Of particular use is our “Parent-Therapist Collaboration Agreement.” This document clearly spells out expectations, commitments and boundaries that need to be operative throughout the course of treatment. By incorporating this agreement into the framework of the therapy, a healthy and productive therapeutic relationship can be sustained, even through the inevitable times of increased emotional need and heightened tensions. To this end, an additional “Child-Therapist Collaboration Agreement” will be provided as well.
These mutually agreed upon documents outline the parameters of the therapeutic relationships between the therapist and parent and therapist and child. Parents will know ahead of time the extent of the role of the therapist in terms of contact and involvement. For example, how often will the therapist be available for school consultation before requiring additional compensation? What is a “true crisis” that would require immediate access to the therapist? Additionally, the use of the collaborative agreement between the therapist and child will help the child to feel more secure in his/her understanding of the role of the therapist. For example, how often and under what circumstances should parents/siblings be involved in therapy sessions? How often will the child have access to the therapist outside of scheduled therapy sessions? While therapists are trained to address these aspects of treatment planning in a general way, this disability requires that the therapist embrace a new and different perspective to meet the needs of the ASD client and family effectively.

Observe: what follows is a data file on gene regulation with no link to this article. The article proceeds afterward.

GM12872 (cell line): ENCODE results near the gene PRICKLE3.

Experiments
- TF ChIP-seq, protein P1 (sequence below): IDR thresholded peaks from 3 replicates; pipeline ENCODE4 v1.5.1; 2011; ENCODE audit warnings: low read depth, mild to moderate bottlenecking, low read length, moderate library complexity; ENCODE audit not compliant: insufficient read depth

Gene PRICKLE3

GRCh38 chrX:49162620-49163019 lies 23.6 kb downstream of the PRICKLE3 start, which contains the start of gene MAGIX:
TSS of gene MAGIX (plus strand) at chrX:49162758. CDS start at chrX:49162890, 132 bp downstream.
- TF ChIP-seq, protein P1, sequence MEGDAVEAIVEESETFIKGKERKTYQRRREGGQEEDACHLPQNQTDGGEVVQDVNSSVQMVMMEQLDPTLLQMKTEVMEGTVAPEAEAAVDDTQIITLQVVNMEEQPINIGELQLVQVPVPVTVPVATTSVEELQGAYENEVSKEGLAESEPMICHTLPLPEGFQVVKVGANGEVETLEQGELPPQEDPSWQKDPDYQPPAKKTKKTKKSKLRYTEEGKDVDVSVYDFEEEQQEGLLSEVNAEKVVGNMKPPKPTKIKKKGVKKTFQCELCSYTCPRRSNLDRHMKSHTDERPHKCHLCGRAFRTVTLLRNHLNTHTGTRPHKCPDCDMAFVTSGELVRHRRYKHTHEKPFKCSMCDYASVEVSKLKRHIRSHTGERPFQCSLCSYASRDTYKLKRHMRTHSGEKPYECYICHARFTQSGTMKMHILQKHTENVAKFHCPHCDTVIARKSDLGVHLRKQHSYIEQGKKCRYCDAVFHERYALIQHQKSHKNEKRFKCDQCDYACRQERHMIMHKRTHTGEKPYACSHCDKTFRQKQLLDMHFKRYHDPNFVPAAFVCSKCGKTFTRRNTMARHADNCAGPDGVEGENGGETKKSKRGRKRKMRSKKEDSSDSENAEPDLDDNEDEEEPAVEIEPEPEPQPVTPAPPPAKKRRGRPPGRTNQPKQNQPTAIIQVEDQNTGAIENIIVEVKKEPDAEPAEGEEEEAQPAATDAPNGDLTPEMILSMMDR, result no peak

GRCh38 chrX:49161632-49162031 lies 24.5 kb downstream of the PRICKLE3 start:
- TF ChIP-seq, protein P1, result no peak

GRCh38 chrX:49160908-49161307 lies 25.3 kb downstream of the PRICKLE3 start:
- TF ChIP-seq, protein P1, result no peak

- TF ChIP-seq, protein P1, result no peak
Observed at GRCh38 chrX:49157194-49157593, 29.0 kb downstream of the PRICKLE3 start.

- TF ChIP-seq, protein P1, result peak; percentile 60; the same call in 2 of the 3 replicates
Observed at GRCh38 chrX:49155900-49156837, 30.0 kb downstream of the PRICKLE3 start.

This is not solely a book reviewing specific treatment strategies for working with children on the Spectrum. It is based on an approach that focuses on the need for clarity and family inclusion in relation to treatment planning. We emphasize working not only with the children and their parents, but also with their siblings. The checklists, descriptives and forms included within the book, can be used as “homework assignments” to be completed and discussed within individual therapy sessions with parents, children and families alike. In our experience, we have come to view family participation and involvement as crucial to the success of the child.
Charting the Course focuses on ASD as a social communicative disorder that can be best understood and treated when behaviors are clearly defined and issues delineated so that effective problem solving techniques can be employed. Through the use of checklists, forms and descriptives, the therapist is provided with a variety of tools to use with parents to do just that. The use of the practical tools provided and interview guidelines are the outstanding features that make this book unique and more practical for use by treating-therapists.